A few more months down the line, I finished writing the next protocol Skyhash and we released keyspaces, tables, volatile tables, authentication and a much better persistence system.
Firstly, if you're going to share something on the internet, it's going to attract criticism and by sharing it on the internet, you're voluntarily putting yourself into that chaos. Undoubtedly, this post itself will attract some criticism.
But guess what — criticism is great, but only when it's constructive. But then there are some aimless criticisms like:
- "Oh so you built a map structure with network access," to which I told myself, yeah, MySQL is definitely just a BTree with network access. (yes, a key/value store is relatively simpler but definitely not a map with network access 🤡)
- "You don't even have clustering in 2022." One should realize that: (1) clustering is a non-trivial feature (2) I'm doing this in my free-time
There are better ways to ask for it. And when you can't appreciate what someone has created in their free time, atleast do them a favor by not making such futile comments. Wouldn't it have been better if someone said "You should definitely work on supporting clustering ahead." The moment I see such a message, that thing almost always makes it to my roadmap. The same happened for PUB/SUB which is coming soon upon request by several folks from our Discord community. This traverses me to the next node in my line of thought.
I often tend to think that running an open-source project, while attempting to spread the word is no less than running a company. How do I justify that? Here's how:
- You're the Sysadmin: You set up your website, put in DNS records, fire up a VM to host a blog like Ghost, or even setup a self-hosted short-links tool
- You're the DevOps Engineer: You set up CI/CD, auto upload of assets when pushing to tags and maybe even run a CI agent on your VM
- You're the Chief Marketing Officer: But ofcourse! You'll be sharing updates on social media, building banners and other assets for "branding"
- And obviously, you're the software engineer: I'm sure that doesn't need any further expansion
Like you can see, it's almost like running your own startup! A full-time responsibility, except that no one pays you for it.
For one, I think open-source project maintainers can become great entrepreneurs. We can play the role of multiple people, without taking a course at an acting school! We learn and grow.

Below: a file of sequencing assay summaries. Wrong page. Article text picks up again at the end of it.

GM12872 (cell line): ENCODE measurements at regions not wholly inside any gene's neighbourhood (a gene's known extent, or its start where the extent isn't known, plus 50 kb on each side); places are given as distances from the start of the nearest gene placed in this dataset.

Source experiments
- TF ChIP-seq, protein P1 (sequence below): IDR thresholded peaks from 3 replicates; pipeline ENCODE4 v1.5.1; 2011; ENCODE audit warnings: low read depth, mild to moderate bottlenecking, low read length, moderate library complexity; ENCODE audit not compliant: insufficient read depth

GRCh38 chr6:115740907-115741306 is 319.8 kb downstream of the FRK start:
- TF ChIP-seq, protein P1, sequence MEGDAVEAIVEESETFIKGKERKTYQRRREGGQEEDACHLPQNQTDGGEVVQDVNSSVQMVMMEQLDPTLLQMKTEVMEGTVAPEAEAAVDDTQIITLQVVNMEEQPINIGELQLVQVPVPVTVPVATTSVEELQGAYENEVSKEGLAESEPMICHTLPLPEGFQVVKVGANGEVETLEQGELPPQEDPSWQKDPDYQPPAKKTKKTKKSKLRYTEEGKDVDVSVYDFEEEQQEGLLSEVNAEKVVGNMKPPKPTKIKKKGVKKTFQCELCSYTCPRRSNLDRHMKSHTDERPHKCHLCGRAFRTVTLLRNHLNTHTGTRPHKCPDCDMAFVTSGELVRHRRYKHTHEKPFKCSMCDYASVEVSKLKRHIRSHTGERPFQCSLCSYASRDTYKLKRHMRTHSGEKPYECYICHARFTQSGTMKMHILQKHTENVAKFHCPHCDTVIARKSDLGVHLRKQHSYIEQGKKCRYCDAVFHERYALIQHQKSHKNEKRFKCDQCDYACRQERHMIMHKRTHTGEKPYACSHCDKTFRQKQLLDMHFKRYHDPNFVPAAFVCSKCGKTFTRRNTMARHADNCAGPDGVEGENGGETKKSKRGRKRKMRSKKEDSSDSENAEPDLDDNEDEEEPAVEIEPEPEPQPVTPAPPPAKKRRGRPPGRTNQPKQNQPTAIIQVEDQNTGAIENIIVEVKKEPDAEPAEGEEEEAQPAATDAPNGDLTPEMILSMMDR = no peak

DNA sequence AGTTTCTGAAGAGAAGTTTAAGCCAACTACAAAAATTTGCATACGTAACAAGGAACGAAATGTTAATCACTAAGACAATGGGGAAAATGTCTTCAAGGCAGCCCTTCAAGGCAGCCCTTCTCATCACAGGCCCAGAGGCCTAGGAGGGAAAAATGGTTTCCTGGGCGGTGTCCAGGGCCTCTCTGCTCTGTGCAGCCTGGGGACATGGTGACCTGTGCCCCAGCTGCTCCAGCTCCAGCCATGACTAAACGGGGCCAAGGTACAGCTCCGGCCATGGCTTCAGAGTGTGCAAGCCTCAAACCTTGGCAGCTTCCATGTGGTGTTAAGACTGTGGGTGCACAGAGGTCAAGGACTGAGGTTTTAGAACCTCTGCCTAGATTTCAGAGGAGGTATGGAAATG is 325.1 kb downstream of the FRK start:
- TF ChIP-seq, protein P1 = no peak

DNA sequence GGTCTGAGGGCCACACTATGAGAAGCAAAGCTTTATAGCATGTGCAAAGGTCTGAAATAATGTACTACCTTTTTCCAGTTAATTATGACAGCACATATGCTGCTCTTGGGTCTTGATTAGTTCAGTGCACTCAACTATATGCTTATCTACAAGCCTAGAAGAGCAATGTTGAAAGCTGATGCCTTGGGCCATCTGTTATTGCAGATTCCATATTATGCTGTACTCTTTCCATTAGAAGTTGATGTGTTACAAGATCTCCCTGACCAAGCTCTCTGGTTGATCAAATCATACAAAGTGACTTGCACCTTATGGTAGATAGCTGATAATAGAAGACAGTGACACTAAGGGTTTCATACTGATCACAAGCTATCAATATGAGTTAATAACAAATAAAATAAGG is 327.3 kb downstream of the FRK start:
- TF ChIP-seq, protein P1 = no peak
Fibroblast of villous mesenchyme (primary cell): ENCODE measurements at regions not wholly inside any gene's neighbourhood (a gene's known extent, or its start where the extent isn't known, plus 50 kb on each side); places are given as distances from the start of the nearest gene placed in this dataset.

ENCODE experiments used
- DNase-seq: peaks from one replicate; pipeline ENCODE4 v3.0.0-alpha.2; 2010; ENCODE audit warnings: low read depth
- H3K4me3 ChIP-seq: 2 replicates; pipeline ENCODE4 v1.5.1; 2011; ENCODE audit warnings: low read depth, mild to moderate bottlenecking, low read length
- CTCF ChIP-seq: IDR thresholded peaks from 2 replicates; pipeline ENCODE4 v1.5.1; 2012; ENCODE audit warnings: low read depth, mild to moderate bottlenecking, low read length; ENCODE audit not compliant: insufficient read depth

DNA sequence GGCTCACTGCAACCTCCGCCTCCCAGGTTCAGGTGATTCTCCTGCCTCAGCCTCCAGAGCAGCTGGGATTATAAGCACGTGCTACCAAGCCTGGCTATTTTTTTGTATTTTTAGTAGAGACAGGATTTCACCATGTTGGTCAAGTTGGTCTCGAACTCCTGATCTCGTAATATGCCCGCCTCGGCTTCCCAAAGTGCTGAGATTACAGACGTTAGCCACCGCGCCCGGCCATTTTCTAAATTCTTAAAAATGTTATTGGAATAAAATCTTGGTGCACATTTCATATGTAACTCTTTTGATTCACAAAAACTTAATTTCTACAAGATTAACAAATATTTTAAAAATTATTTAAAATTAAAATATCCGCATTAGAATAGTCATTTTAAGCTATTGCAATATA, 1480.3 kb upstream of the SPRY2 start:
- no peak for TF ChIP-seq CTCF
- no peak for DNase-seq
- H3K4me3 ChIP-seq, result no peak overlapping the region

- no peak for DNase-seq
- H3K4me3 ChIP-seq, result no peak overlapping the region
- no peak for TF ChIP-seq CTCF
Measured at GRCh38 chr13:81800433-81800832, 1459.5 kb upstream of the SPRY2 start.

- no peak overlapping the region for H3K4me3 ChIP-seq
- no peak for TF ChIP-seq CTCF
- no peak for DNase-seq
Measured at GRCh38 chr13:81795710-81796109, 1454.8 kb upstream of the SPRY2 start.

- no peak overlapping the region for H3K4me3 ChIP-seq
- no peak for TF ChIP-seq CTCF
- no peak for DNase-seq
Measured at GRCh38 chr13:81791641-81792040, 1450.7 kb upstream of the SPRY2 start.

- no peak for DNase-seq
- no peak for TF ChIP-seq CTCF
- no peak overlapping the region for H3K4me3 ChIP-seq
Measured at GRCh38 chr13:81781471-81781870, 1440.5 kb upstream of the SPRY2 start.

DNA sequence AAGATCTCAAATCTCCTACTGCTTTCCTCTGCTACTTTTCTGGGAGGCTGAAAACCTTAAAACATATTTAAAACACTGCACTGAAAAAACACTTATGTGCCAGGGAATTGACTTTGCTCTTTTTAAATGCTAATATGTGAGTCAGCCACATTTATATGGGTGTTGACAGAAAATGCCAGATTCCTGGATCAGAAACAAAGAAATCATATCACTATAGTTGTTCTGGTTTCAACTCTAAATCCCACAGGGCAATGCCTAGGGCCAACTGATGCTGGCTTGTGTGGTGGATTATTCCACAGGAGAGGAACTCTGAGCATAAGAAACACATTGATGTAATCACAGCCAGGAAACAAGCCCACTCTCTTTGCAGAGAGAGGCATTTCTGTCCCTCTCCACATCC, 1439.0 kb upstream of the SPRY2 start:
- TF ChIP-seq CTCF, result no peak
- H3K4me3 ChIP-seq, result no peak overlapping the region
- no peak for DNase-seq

Firstly, don't me wrong — I love feature requests because that way I can know what the community wants. And when you're building for people (aren't all of us?), you need to know what they want. My favorite quote here is:
And, one of the things I've always found is that you've got to start with the customer experience and work backwards for the technology. You can't start with the technology and try to figure out where you're going to try to sell it. [...]
— Steve Jobs
However, some feature requests are particularly off-putting, especially when you're doing something voluntarily in your free-time. Here are some of the ridiculous ones (either from some chat room, e-mail or GitHub):
- Support clustering immediately
- I really need transactions. I want them right away
- Support feature X from Database Y, ASAP
- Please support MySQL (and, I totally lost it on this one)
These wordings are a little annoying. Especially the impassive deadline that I never signed up for. However, here's one thing that I'd like to tell all people who're getting to grips with open-source projects: sometimes, the people who use such wordings didn't intend the rush in the first place; it is important to note that not all developers speak English as their first language and often use translators or other tools that lead to such statements. Whenever I do encounter such situations, I always respond responsibly. We're all human, so let's think others are human too! But when things do get out of hand, don't hesitate to say "No" or "We'll look into this later."
One question I'd like to answer is what I gained from maintaining the project. For me, the most important thing has been community. I have talked to and met a lot of great people, and several fellow maintainers too. I have also made some great friends along the way. Imagine getting to know someone on the other side of the world without a dating app 😂! (I still remember a joke where someone apparently proposed their partner with a pull request). Truly, open-source is something can bring us together, despite our differences. I also worked on security issues that we discovered with some fellow community driver maintainers. Maintaining an open-source project has taught me a lot, and I can't wait to see what I learn and build in the many more years of open-source ahead!
And yes, I have an obsession with air balloons :D
This post was originally posted on my blog here: https://ohsayan.github.io/2022/06/commit-1-to-1000-and-beyond